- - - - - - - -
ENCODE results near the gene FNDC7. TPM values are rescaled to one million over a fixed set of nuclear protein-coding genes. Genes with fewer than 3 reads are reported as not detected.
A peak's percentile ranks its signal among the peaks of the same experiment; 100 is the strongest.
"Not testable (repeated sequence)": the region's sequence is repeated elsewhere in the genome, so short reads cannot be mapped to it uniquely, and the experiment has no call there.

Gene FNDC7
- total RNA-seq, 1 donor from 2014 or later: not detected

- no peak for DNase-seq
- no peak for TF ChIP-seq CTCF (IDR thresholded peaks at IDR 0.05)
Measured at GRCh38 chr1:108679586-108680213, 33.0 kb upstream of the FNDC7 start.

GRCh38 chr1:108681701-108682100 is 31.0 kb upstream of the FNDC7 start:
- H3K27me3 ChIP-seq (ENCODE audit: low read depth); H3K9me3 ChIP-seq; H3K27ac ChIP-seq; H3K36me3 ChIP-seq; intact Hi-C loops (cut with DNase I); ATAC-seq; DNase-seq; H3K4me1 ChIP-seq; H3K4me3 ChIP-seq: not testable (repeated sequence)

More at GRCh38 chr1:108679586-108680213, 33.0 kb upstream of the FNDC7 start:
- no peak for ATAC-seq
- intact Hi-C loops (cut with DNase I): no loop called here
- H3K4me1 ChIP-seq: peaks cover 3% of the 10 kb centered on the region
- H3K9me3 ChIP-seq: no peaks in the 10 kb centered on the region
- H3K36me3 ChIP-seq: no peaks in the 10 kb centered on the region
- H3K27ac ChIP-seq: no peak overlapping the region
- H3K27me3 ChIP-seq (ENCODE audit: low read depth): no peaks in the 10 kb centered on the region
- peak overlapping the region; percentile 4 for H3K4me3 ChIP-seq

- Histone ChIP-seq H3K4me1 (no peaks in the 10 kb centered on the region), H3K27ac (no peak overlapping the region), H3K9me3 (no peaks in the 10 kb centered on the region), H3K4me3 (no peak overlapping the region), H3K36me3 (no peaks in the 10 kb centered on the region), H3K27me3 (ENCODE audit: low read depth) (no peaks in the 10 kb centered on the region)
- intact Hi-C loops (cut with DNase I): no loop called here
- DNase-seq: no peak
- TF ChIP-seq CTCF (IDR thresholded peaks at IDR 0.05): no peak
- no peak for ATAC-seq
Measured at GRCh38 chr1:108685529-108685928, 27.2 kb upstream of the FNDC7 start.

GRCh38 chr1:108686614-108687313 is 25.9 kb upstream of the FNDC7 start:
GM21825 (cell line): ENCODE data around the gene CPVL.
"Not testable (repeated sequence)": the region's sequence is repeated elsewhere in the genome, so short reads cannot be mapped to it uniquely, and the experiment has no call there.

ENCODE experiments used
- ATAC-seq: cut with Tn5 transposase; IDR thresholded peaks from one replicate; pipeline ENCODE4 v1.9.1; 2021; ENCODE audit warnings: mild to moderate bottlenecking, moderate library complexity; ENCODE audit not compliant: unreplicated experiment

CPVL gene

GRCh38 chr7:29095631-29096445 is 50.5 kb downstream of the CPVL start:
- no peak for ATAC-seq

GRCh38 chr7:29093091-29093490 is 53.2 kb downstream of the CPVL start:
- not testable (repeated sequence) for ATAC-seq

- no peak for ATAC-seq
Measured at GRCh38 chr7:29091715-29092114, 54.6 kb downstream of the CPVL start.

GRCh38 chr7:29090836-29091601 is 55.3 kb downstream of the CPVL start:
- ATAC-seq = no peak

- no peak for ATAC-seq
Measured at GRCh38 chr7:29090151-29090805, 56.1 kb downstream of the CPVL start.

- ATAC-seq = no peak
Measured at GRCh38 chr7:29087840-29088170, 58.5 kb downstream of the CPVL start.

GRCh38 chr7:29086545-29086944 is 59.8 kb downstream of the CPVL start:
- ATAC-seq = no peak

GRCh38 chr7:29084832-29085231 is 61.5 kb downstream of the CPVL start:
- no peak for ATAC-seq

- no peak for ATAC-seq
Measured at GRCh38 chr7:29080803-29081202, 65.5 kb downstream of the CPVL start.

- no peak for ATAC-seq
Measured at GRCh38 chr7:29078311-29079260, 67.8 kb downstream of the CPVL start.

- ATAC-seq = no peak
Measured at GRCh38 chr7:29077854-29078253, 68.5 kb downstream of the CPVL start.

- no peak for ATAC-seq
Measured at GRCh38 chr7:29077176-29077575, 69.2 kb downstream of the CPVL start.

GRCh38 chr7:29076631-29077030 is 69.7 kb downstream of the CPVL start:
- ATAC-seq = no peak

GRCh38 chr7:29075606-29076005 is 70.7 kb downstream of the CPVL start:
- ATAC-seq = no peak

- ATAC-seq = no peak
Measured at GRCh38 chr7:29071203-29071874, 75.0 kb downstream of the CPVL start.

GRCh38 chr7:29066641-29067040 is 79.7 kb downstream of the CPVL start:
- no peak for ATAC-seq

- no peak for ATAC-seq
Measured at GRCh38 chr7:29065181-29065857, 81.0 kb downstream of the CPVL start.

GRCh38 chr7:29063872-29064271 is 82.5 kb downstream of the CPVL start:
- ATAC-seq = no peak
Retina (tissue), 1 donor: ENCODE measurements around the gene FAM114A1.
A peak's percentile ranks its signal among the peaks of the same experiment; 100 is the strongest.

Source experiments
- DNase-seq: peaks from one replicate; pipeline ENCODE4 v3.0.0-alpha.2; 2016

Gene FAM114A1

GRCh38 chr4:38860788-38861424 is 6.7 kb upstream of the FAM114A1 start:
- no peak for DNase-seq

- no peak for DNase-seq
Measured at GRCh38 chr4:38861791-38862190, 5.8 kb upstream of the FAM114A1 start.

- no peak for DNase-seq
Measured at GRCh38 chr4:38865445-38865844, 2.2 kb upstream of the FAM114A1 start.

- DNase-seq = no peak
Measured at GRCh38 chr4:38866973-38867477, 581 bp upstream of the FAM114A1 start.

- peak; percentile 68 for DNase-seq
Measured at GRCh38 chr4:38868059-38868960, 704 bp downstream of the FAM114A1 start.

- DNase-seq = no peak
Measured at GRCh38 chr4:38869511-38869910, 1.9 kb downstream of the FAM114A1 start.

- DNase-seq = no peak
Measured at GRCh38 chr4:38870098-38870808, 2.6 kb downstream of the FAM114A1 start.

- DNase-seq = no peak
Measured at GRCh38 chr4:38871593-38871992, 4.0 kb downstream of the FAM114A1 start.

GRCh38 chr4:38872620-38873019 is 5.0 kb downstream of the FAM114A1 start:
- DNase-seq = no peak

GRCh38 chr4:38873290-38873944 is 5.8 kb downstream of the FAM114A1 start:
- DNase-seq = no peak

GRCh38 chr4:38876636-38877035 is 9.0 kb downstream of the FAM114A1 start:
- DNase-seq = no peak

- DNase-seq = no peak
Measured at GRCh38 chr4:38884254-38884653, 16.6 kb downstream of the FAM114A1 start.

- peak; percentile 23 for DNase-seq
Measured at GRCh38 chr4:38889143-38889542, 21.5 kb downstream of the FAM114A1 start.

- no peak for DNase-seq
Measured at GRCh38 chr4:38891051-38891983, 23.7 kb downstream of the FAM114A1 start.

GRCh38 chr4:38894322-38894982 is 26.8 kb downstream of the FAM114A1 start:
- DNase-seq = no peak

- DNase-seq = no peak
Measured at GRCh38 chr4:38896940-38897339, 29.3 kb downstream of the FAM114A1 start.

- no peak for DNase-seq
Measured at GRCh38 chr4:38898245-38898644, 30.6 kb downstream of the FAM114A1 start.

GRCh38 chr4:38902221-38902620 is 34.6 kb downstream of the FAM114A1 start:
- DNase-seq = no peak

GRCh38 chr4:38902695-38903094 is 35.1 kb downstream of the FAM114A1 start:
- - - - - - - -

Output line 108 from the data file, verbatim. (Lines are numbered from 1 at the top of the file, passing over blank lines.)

- DNase-seq = no peak